It is incredibly valuable, to rank highly for keywords in your industry.
But if you are not an SEO (Search Engine Opimisation) specialist, you may not even know how to go about approaching identifying what terms people are searching for that your product, service, or experience, matches.
In my experience the SEO industry is fraught with danger, with people who don’t necessarily know what they are doing or charge an exorbitant fee without being able to promise anything in return, and you’re left trying to maintain trust in them over a long period of time without demonstrable results.
For whatever reason if you have come to the conclusion to just do the best you can yourself, this post is for you.
So here are a few simple tips so you can do your own SEO research without the need for an expensive consultant, and without delay.
Take these tips on face value. It is a very simple approach (almost overly simplified), and doesn’t replace paid tools that are available or even cover Google’s Keyword Planner which can be used in conjunction with these tips to qualify traffic volume and competition to rank.
So here goes…
Start by typing into Google the most important term that you can come up with relevant to your industry, product or service.
Let’s say you’re a distillery, in The Barossa (valley) South Australia. You might start at ‘craft beer Barossa’, ‘wineries Barossa’ or go straight to the heart, ‘distillery Barossa’.
You want to ignore the ads that come up first and the first few results you are likely to see, and below these are 4 to 5 or questions which Google presents as ‘people also search for’.
Write these and the initial question you searched for down.
You are already starting to build your list of important key phrases to potentially target.
Scroll down to the very bottom of the page and you will find related searches.
These are the relevant related search terms which people are using which do not clearly present as a question and answer.
They are still relevant, write these down as well.
You now probably have a list of 10 to 15 search terms or phrases.
From these your goal is to identify three to four terms that you think provide the best value to target long-term.
For each of these three to four terms repeat the process we have just described. Search for it. Write down the ‘people also asked’ as well as the ‘related search terms’.
As you repeat this process you will start to form patterns in your head of the types of terms people are searching for, and how they align with your goals, your products or services.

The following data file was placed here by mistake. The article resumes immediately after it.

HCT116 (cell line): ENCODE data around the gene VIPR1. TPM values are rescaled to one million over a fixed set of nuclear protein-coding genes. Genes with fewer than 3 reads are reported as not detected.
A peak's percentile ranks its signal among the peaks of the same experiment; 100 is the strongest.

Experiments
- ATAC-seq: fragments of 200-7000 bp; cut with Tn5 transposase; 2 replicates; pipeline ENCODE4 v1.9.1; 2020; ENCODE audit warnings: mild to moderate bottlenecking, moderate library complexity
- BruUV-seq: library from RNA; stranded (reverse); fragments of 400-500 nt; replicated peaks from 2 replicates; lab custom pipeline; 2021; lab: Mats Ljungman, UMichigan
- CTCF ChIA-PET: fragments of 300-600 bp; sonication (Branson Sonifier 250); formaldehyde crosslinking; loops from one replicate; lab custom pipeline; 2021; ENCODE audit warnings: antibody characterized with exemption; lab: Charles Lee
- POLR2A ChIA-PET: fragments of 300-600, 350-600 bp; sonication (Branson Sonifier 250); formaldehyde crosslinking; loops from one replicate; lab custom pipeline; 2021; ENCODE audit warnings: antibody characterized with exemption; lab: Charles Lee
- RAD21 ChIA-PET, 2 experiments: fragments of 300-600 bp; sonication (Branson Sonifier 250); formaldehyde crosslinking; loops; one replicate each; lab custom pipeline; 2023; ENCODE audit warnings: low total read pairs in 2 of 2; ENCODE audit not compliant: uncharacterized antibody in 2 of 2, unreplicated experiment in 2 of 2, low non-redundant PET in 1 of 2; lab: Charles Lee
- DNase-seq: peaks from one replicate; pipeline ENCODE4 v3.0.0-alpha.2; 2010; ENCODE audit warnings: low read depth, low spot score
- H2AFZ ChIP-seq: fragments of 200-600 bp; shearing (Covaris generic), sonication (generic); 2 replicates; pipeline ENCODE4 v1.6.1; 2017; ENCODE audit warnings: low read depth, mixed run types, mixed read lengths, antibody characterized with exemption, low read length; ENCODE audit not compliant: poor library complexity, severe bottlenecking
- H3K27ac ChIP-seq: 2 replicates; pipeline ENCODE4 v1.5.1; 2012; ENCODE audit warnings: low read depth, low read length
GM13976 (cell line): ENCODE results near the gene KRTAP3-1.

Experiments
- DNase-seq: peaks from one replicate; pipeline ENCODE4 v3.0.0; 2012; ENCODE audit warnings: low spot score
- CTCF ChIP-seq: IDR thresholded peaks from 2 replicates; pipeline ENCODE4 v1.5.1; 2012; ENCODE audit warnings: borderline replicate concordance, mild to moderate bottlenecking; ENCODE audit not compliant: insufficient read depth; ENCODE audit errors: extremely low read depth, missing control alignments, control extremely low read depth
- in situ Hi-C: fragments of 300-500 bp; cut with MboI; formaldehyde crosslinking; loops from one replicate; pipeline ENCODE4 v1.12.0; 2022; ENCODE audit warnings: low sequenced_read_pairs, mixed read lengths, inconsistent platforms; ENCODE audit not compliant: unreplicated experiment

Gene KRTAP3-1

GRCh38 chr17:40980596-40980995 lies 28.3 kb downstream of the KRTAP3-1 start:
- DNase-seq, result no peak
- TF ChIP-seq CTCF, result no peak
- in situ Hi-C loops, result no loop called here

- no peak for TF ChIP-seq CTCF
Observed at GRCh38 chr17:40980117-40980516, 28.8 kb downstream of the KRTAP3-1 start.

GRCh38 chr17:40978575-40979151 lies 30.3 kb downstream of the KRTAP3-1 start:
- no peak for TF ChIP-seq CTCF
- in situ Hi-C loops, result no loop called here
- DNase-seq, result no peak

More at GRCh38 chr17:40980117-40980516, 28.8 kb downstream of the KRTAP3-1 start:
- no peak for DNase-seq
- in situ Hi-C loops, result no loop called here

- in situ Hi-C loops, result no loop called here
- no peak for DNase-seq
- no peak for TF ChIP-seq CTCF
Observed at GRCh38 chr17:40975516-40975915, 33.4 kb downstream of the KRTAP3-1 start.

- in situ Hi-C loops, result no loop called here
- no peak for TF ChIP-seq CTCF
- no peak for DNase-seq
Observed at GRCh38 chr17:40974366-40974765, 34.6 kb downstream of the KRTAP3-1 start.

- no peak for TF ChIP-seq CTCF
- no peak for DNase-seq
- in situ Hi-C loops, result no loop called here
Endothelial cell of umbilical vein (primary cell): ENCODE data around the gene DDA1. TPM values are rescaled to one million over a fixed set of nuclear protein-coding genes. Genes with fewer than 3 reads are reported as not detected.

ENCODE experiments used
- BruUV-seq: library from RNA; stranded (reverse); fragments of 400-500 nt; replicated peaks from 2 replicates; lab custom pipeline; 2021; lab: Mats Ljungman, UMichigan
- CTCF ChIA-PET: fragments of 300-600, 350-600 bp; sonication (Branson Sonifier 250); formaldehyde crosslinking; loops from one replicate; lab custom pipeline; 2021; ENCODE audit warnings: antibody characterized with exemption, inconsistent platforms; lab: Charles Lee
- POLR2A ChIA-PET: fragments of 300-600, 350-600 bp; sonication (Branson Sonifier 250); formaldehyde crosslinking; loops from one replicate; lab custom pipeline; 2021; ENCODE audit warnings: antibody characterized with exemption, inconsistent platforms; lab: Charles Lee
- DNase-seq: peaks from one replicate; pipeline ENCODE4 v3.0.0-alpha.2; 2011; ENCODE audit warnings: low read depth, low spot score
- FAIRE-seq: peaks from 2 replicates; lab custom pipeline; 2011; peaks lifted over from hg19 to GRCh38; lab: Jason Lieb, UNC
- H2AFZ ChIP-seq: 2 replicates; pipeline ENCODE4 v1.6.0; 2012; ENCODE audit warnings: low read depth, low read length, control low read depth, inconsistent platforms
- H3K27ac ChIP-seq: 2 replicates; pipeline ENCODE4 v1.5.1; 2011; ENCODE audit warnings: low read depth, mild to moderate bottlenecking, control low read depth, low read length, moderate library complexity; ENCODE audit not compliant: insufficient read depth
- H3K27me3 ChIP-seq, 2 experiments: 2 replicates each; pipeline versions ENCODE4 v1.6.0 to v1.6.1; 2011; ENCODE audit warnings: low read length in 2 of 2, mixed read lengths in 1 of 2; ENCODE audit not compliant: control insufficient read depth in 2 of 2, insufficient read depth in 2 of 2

You might end up with a list of 10-20 terms, as you cut very similar things out, cut out things that don’t resonate really closely with your business or for some reason really don’t align with what you are doing. This is fine.
10-20 terms is heaps.
There alone you probably have at least 10 blog titles to write against, if that’s your cup of tea. I digress…
After you have them, you need to start auditing your website to see if you’re using these specific terms, where, how, and how often.
You then need to start working on a plan to inject them into everything that you are doing on your website in the most organic way possible. As in, don’t just go and stuff them in everywhere you can.
I like to prioritise usability and answering the customer’s problems. Many agencies (some better than I at SEO) will have you sticking target terms in more frequently, everywhere. Whatever floats your boat.
Where should you consider putting them?
In meta data (titles and descriptions for pages, posts etc).
In blog posts. Write specifically to answer the key phrases and questions you find.
In general content throughout the website.
Best practice would be to know which page/s you are going to use to target which key phrases, and make sure content, titles, meta data etc all included the target key phrase.
My advice would be, if you can’t start doing that for some reason, doing anything will be better than nothing.
Maybe the easiest way to make a start, will just be writing a blog post targeting one.
That’s something you could do today.